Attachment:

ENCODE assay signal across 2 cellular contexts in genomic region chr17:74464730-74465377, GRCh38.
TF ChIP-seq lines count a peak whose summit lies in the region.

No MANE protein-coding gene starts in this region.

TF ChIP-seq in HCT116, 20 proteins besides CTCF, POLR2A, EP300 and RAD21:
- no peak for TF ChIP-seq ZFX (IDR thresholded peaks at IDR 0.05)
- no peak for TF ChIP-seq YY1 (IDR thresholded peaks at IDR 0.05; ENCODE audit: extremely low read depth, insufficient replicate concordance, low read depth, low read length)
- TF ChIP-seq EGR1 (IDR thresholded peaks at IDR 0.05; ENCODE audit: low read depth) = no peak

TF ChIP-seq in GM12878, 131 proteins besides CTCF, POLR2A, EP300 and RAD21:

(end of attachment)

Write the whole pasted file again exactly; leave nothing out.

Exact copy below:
ENCODE assay signal across 2 cellular contexts in genomic region chr17:74464730-74465377, GRCh38.
TF ChIP-seq lines count a peak whose summit lies in the region.

No MANE protein-coding gene starts in this region.

TF ChIP-seq in HCT116, 20 proteins besides CTCF, POLR2A, EP300 and RAD21:
- no peak for TF ChIP-seq ZFX (IDR thresholded peaks at IDR 0.05)
- no peak for TF ChIP-seq YY1 (IDR thresholded peaks at IDR 0.05; ENCODE audit: extremely low read depth, insufficient replicate concordance, low read depth, low read length)
- TF ChIP-seq EGR1 (IDR thresholded peaks at IDR 0.05; ENCODE audit: low read depth) = no peak

TF ChIP-seq in GM12878, 131 proteins besides CTCF, POLR2A, EP300 and RAD21: